Whatever Floats Your Boat: The Book Barge

I’m not sure what exactly the connection is, but there’s something about books by the water… come summertime we talk about beach reading, as opposed to backyard or park or lying-in-bed-with-the-fan-on reading, and one of the ultimate immersive reading fantasies is of being a lighthouse keeper. There’s a sense, naturally, of flow, but also of being both focused and unhurried.

So it’s probably not a big coincidence that The Book Barge—a floating independent bookshop based in Staffordshire, England—takes its original inspiration from the Slow Food movement. Proprietor Sarah Henshaw quotes travel writer Alastair Sawday, who notes that the idea behind Slow Food is “really a celebration of people doing things with integrity. It resists the homogenization of food and culture, and longs for the return to a sense of place,” and adds,

Most independent bookshops already aspire to many of these values—promoting stock diversity, strengthening community ties, the act of reading itself. By setting one up on a canal boat, however, the general idea hopefully becomes a little more explicit. In short, we hope to promote a less hurried and harried lifestyle of idle pleasures, cups of tea, conversation, culture and, of course, curling up with an incomparably good Book Barge purchase…

The barge itself is a 57′ cruiser stern narrowboat, bought in 2009 as a partly-finished houseboat and renovated over the course of several months. It’s a handsome, sleek vessel, with an eclectic mix of new and used literature and an extensive children’s selection. Although it’s usually to be found moored at Staffordshire’s Barton Marina, this past May The Book Barge took off on its own six-month tour of the waterways of England. According to the events calendar it’s currently sailing the Regents Canal in Shoredich, West London, and is headed down to Bath afterward to celebrate The Last Englishman, Roland Chambers’ biography of Swallows and Amazons author Arthur Ransome, for its floating book club. It also hosts Book Babies, for toddlers, on Thursday afternoons, and Book at Breakfast readings on Sundays—at the moment, W.W. Jacobs’ 1902 classic The Lady of the Barge (along with the posted caveat: “Please lower your expectations before arrival—both the tale and the teller are decidedly second-rate”).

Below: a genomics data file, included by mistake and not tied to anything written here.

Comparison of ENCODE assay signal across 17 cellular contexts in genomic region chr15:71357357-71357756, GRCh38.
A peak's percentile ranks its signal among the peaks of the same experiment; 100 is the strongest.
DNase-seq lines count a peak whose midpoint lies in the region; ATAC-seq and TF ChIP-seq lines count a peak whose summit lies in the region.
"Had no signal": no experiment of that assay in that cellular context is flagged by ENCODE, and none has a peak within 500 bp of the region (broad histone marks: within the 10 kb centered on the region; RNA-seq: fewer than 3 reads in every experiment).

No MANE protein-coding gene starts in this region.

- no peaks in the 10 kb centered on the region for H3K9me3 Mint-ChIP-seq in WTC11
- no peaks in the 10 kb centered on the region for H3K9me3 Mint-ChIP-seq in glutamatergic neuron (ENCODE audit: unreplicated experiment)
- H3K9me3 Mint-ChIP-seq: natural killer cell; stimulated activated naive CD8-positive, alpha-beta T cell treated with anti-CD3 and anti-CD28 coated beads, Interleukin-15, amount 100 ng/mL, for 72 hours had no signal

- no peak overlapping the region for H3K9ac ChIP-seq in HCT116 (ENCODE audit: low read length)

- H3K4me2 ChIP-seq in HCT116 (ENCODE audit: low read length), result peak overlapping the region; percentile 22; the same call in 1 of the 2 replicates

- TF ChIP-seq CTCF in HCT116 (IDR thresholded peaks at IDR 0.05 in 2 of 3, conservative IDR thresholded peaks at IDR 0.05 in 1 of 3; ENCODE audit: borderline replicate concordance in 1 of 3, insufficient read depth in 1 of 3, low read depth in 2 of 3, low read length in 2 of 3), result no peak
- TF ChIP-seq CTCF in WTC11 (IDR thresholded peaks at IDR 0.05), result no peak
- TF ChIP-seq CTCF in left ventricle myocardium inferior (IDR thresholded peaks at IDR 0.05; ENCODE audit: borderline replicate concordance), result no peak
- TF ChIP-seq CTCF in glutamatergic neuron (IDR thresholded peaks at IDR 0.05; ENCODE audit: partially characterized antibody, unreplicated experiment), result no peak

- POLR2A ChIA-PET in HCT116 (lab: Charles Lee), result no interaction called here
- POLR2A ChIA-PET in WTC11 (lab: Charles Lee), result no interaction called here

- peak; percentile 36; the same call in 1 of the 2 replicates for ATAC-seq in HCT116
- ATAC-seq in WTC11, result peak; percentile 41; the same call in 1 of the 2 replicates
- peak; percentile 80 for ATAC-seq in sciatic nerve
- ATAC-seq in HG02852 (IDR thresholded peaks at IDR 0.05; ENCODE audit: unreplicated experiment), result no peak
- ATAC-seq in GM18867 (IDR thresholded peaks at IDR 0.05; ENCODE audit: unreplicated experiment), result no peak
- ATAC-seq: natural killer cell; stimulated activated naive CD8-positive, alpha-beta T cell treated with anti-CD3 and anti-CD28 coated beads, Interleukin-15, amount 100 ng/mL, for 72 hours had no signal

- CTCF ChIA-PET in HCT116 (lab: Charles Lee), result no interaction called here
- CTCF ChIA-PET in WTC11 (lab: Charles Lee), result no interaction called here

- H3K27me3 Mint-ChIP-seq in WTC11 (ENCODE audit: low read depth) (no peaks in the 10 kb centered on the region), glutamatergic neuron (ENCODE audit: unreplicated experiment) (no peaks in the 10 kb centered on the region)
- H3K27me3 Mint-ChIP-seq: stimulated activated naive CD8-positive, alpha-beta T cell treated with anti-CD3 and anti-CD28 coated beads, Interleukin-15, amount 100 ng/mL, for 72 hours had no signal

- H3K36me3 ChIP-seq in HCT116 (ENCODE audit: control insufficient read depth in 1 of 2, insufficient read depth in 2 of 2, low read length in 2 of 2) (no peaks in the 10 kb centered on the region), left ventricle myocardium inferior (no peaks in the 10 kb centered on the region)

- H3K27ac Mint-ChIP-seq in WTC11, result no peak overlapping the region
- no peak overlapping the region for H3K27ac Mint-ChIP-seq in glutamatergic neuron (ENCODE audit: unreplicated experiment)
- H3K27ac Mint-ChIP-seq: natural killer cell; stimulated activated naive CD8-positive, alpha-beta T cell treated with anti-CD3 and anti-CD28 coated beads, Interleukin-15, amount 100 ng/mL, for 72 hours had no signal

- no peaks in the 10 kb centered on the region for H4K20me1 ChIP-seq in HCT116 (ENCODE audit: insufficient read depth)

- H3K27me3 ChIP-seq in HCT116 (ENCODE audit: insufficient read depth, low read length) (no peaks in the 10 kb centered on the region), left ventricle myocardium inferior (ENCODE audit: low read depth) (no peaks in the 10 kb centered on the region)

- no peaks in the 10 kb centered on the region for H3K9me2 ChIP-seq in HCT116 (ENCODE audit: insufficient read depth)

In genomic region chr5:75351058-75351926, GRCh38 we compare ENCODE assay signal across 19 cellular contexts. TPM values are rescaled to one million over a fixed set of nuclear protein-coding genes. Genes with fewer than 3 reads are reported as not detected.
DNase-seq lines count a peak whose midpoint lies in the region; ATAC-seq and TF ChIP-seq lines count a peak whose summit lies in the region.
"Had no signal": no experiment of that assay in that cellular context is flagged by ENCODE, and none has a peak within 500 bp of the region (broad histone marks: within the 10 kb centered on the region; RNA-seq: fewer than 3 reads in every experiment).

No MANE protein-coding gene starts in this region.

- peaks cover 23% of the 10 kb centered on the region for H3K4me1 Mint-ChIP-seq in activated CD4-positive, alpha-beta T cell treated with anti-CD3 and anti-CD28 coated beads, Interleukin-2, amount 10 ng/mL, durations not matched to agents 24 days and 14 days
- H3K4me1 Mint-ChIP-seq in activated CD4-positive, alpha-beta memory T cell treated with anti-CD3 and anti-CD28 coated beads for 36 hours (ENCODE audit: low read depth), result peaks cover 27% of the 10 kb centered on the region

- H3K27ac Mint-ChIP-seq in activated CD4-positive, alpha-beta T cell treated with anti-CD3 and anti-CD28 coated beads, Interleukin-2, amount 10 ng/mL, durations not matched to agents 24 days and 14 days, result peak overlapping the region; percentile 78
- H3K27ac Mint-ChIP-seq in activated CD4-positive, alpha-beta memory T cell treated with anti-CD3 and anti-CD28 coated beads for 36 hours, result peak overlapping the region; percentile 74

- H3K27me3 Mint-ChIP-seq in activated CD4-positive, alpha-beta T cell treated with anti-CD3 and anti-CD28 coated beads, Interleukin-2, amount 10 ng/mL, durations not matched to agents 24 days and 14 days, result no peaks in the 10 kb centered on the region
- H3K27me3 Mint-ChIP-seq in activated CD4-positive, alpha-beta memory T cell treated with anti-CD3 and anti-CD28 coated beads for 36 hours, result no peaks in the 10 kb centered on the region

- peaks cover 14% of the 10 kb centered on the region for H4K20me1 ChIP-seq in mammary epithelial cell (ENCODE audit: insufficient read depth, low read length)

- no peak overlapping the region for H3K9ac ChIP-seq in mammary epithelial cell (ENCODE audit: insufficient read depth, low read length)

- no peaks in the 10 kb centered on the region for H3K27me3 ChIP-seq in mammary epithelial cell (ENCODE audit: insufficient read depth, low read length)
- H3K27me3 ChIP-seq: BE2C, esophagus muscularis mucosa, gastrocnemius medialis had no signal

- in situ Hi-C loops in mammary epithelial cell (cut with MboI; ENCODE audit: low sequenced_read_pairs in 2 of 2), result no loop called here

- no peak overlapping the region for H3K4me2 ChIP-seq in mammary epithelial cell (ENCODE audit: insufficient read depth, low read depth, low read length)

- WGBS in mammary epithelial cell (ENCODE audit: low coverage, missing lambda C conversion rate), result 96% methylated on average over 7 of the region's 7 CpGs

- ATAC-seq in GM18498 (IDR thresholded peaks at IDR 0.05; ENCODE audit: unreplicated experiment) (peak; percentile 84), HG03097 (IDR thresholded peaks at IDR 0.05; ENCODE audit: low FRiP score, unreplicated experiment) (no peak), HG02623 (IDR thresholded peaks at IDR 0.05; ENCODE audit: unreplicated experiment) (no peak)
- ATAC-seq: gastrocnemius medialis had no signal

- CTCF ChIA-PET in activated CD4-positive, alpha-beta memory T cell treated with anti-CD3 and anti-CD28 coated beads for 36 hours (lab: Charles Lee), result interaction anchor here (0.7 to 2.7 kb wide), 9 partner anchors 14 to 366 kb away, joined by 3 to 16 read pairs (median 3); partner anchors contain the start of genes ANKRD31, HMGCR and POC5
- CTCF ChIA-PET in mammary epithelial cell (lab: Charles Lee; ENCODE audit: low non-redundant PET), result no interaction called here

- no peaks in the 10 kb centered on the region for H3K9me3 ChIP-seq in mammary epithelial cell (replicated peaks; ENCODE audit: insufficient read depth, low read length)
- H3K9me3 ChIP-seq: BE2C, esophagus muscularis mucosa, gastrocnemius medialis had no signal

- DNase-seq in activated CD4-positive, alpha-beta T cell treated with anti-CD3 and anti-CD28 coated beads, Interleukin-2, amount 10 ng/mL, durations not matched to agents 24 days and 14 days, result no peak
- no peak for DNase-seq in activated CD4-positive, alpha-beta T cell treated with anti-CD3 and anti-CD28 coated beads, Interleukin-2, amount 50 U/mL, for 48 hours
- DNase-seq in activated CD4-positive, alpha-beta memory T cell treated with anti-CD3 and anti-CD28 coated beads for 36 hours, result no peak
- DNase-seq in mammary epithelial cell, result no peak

Not only does The Book Barge sound like an inviting spot to browse and get your sea legs, not to mention a worthy place to spend your pounds, but they special order and even deliver. Maybe not giving Amazon UK a run for its money just yet, but they have it far outclassed in terms of sheer charm:

If you cannot find the book you are looking for please use our in-store ordering service or ring 07946 605324. Most titles can be here in 24 hours. If you live within bicycling distance we’ll be happy to deliver the books personally as they come in, while waterside residents can make use of our unique dinghy delivery service. Those a little further afield can sometimes entice a scooter courier in return for a compensatory cuppa when we arrive.

They do mention tea a lot, don’t they? But consider the source. And I’m sure all that salt air must give one a craving for a nice cup of English Breakfast.


4 Comments to Whatever Floats Your Boat: The Book Barge

  1. Kat Warren's Gravatar Kat Warren
    July 19, 2011 at 12:01 pm | Permalink

    I wouldn’t mind a reading respite aboard, slowly drifting through England’s waterways …. In point of actual fact, I’d probably kill for same.

  2. July 19, 2011 at 10:47 pm | Permalink

    Heh. There was a book barge in Swamplandia! !

  3. July 21, 2011 at 5:49 pm | Permalink

    From a wet England: I too love the idea of tracking down the Book Barge – unfortunately I don’t drink tea – despite being a Vicar’s Wife- and there isn’t much salt air on inland waterways (Canals).

  4. Anonymous's Gravatar Anonymous
    July 25, 2011 at 10:36 am | Permalink

    ……….The Book Barge a buoyant business……First we had then and now quite naturally it seems we have . Were all aware of whats happening to the average independent book shop in todays accelerated one-click internet-led environment they are closing down by the score and its becoming a major struggle for the average independent bookshop to survive.

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